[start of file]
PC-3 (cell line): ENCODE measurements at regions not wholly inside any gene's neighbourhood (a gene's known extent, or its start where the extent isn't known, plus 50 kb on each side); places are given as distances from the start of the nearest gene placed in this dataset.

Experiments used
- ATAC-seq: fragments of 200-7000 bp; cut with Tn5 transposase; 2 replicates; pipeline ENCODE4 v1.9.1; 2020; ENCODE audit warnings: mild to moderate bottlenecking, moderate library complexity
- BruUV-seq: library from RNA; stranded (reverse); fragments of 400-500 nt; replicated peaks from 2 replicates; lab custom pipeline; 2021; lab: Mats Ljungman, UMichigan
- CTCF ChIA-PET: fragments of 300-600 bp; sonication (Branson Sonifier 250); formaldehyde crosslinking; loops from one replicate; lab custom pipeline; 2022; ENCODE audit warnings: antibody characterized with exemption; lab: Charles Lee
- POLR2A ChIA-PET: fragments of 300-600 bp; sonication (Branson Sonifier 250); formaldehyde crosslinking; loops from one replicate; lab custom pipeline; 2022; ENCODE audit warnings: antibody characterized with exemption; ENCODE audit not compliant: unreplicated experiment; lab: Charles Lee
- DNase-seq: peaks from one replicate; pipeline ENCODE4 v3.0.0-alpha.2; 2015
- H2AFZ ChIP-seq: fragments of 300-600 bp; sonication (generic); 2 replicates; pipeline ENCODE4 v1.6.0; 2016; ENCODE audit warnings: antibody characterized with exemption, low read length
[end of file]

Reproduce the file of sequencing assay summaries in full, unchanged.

PC-3 (cell line): ENCODE measurements at regions not wholly inside any gene's neighbourhood (a gene's known extent, or its start where the extent isn't known, plus 50 kb on each side); places are given as distances from the start of the nearest gene placed in this dataset.

Experiments used
- ATAC-seq: fragments of 200-7000 bp; cut with Tn5 transposase; 2 replicates; pipeline ENCODE4 v1.9.1; 2020; ENCODE audit warnings: mild to moderate bottlenecking, moderate library complexity
- BruUV-seq: library from RNA; stranded (reverse); fragments of 400-500 nt; replicated peaks from 2 replicates; lab custom pipeline; 2021; lab: Mats Ljungman, UMichigan
- CTCF ChIA-PET: fragments of 300-600 bp; sonication (Branson Sonifier 250); formaldehyde crosslinking; loops from one replicate; lab custom pipeline; 2022; ENCODE audit warnings: antibody characterized with exemption; lab: Charles Lee
- POLR2A ChIA-PET: fragments of 300-600 bp; sonication (Branson Sonifier 250); formaldehyde crosslinking; loops from one replicate; lab custom pipeline; 2022; ENCODE audit warnings: antibody characterized with exemption; ENCODE audit not compliant: unreplicated experiment; lab: Charles Lee
- DNase-seq: peaks from one replicate; pipeline ENCODE4 v3.0.0-alpha.2; 2015
- H2AFZ ChIP-seq: fragments of 300-600 bp; sonication (generic); 2 replicates; pipeline ENCODE4 v1.6.0; 2016; ENCODE audit warnings: antibody characterized with exemption, low read length